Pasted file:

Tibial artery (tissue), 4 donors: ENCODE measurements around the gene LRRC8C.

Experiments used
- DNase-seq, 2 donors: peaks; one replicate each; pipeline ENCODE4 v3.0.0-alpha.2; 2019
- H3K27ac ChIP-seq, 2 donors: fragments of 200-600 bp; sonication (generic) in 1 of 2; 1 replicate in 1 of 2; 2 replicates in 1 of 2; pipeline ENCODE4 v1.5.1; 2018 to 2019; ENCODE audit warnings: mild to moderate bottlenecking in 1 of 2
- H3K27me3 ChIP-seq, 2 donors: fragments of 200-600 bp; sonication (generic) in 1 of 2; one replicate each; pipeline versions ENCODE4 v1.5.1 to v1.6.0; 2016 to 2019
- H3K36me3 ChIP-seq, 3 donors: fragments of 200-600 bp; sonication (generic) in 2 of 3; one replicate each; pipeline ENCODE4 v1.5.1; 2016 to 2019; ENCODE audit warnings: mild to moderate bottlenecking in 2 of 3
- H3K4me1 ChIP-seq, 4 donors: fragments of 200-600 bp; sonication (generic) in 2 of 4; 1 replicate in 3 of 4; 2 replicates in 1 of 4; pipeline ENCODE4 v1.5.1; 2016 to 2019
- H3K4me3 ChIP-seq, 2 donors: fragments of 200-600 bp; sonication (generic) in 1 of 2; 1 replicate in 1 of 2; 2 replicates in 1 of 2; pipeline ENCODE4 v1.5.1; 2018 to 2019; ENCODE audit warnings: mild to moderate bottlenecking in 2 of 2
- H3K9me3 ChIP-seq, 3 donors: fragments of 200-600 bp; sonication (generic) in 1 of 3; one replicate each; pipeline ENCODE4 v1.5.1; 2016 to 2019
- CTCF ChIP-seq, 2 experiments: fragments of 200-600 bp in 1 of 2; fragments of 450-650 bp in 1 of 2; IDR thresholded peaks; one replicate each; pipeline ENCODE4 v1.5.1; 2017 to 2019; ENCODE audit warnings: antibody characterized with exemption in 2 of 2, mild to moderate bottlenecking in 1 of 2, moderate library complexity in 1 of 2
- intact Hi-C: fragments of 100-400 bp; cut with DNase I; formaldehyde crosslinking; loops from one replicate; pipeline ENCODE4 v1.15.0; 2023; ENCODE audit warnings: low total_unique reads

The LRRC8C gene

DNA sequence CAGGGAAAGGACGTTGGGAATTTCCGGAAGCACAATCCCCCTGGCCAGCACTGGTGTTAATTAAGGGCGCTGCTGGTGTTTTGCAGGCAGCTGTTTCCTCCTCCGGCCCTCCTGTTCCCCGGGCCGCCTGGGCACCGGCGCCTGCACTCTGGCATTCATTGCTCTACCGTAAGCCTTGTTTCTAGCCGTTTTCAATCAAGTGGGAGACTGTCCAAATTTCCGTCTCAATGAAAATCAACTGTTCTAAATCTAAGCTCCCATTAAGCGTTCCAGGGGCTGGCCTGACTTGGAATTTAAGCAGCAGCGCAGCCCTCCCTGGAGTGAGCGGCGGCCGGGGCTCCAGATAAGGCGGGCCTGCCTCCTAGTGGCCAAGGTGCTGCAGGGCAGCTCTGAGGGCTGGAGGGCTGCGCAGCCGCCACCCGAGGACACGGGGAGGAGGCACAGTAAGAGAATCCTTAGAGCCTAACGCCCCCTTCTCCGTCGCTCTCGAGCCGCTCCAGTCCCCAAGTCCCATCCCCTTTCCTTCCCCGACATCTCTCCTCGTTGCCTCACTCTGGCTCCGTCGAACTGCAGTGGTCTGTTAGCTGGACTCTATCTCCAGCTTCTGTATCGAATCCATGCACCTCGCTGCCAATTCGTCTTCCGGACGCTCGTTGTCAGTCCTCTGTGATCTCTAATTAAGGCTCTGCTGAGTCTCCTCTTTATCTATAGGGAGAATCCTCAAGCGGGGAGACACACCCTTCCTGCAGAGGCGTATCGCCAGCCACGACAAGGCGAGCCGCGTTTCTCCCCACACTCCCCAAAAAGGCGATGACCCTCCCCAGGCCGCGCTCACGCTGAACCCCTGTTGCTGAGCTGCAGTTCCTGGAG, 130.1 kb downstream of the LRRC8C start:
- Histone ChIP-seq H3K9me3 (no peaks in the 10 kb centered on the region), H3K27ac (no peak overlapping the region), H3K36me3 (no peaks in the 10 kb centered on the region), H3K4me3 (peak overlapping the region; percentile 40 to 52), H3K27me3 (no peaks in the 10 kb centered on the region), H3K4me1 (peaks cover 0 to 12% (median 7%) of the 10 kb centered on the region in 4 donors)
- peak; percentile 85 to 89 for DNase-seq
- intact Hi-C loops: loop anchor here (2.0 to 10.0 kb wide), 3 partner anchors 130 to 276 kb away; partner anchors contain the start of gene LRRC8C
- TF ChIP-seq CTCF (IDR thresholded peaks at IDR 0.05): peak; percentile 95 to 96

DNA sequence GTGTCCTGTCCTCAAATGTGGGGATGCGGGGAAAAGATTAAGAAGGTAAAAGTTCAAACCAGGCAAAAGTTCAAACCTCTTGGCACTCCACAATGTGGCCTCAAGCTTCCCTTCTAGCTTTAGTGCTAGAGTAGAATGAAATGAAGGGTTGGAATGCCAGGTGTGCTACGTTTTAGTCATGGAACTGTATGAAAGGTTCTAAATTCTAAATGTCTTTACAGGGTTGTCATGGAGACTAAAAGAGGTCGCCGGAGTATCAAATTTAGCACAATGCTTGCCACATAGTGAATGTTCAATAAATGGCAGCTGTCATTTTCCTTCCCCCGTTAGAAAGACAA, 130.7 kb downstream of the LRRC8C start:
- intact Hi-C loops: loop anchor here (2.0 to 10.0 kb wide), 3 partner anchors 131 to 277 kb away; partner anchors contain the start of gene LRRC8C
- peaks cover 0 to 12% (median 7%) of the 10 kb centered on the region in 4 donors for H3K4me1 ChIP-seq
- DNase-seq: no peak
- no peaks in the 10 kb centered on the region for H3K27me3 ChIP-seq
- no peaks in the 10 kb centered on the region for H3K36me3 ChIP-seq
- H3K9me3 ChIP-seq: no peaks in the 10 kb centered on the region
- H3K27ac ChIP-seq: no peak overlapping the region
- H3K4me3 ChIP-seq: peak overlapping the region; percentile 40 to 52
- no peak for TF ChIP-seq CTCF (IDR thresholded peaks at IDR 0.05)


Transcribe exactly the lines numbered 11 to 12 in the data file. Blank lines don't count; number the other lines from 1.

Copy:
- intact Hi-C: fragments of 100-400 bp; cut with DNase I; formaldehyde crosslinking; loops from one replicate; pipeline ENCODE4 v1.15.0; 2023; ENCODE audit warnings: low total_unique reads

The LRRC8C gene